Students also begin their thesis project in the spring. This thesis project continues through the summer term, when students participate in industry-based group projects. This full-time project gives students a chance to apply their understanding of manufacturing fundamentals to real problems and make real-world improvements in process, material flow and logistics.
Additionally, students must choose one of the electives from the following list:
2.071 Mechanics of Solid Materials
2.120 Introduction to Robotics
2.372J Design and Fabrication of Microelectromechanical Systems
2.391J Nanostructure Fabrication
2.734 Engineering Systems Development
2.753 Development of Mechanical Products
2.77 FUNdaMENTALS of Precision Product Design
*or other relevant Mechanical Engineering elective approved in consultation with MEng Advisor.
2.THG Graduate Thesis - 24 Units
The key activity of the summer term is the Group Project. The full time work in industry and thesis project culminate in mid-August. Students receive their Degree in the mid-September and are elegible to walk in the commencement ceremony the following June.
Overload and Cross Registration:
MIT and the MEng program do not impose an upper credit limit taken beyond the required curriculum outlined above. Students make register any open graduate subject, or in some cases with instructor or departments approval, in any of the five MIT schools. Based on our previous experience, students are encouraged to only register for the Fall reguired classes, and if desired, undertake "overload" classes in the Spring semeser. These subjects cannot be used substitute the required MEng subjects. Students will discuss these options when they meet on registration day with the MEng program office to discuss for orientation, including registration plans.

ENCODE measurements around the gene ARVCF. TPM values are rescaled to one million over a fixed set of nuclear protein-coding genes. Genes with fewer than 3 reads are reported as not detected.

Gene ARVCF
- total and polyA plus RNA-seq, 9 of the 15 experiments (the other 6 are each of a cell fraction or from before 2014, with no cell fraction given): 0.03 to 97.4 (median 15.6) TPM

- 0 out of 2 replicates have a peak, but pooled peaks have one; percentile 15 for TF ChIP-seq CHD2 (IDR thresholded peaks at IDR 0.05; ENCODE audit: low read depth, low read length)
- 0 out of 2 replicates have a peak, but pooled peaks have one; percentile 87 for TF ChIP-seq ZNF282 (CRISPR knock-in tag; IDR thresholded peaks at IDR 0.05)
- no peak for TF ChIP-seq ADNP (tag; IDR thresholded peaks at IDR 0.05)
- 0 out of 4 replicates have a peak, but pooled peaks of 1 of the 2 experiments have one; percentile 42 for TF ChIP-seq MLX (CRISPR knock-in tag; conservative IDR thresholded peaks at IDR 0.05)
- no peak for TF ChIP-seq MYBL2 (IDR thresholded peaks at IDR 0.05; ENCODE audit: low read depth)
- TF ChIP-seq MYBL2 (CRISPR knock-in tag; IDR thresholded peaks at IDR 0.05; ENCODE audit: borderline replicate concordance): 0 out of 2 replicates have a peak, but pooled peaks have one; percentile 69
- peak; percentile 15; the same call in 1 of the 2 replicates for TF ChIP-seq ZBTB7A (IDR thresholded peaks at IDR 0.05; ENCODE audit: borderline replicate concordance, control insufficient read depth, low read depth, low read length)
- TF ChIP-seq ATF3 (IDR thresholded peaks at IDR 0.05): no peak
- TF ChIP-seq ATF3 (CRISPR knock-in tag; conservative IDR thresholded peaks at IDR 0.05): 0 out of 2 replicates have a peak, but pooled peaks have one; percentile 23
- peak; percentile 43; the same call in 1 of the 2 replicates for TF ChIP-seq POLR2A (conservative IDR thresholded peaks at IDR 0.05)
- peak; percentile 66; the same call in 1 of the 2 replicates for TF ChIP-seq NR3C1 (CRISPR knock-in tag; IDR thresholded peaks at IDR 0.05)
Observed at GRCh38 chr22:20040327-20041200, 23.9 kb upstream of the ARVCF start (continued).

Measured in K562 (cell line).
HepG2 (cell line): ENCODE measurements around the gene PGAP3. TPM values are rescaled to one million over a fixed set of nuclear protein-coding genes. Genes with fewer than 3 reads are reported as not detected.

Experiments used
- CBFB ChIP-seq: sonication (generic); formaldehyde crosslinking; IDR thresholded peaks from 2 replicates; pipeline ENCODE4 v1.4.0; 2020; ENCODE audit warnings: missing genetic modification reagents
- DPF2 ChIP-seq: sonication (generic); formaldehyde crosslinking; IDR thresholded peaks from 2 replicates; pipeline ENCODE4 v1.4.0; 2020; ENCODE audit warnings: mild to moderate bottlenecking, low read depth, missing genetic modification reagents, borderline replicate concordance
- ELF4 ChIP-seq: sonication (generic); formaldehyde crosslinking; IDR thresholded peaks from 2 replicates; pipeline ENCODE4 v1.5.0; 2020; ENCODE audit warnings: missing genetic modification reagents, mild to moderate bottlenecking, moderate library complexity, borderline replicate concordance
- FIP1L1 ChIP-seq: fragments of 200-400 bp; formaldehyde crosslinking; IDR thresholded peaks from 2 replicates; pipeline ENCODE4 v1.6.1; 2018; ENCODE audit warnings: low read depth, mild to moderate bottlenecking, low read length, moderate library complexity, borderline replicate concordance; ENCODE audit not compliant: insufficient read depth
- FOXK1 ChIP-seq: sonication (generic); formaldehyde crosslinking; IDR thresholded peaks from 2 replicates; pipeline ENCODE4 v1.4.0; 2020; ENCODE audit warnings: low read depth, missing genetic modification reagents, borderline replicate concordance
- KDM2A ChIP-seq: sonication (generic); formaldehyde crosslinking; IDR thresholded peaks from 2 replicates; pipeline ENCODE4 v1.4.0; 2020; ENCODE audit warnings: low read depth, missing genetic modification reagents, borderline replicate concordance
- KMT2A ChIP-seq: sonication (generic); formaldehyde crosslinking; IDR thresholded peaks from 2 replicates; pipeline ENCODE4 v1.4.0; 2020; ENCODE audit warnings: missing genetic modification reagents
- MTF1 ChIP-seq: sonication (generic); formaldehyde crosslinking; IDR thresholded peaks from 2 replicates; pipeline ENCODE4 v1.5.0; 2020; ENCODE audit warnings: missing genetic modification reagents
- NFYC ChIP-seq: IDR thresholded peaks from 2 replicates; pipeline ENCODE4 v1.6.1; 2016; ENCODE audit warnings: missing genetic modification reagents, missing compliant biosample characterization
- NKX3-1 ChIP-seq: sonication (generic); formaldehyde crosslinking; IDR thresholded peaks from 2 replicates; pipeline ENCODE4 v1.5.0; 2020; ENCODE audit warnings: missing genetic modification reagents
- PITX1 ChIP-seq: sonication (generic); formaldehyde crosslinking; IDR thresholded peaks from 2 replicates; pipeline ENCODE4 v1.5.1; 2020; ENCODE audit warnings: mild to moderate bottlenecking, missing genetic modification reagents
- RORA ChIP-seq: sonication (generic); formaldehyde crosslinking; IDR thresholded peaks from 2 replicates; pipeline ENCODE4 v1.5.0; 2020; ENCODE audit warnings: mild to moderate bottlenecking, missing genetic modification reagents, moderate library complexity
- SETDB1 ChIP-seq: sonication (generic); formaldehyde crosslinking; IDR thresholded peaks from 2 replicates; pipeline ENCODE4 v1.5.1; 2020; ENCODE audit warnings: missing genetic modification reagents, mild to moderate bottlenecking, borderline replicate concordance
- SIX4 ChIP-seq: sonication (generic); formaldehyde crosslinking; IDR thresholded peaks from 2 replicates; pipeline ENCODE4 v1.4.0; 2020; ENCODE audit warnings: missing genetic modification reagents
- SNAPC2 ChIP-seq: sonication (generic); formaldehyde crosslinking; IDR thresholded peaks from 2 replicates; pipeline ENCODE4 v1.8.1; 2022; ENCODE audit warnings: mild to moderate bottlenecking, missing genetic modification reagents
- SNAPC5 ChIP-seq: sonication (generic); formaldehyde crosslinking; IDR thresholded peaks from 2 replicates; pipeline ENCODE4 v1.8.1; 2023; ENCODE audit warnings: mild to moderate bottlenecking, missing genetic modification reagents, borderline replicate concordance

In the Spring semester, MEng students are eligible to "overload" by cross-registering for academic subjects offered at the Harvard Faculty of Arts and Sciences or one of Harvard's professional schools, and must abide by the rules of both MIT and Harvard. Make note of key dates, by school, on the Harvard Academic Calendar. Remember that you must meet the earlier of MIT’s or Harvard’s cross-registration and add/drop/change deadlines. Cross-registered subjects will not be approved by the program office if these subjects conflict with meeting times of the required MEng curriculum. Cross-registered subjects cannot be used substitute the required MEng subjects.
During the summer semester students are not eligible to register for any classes beyond their required thesis subject, 2.THG.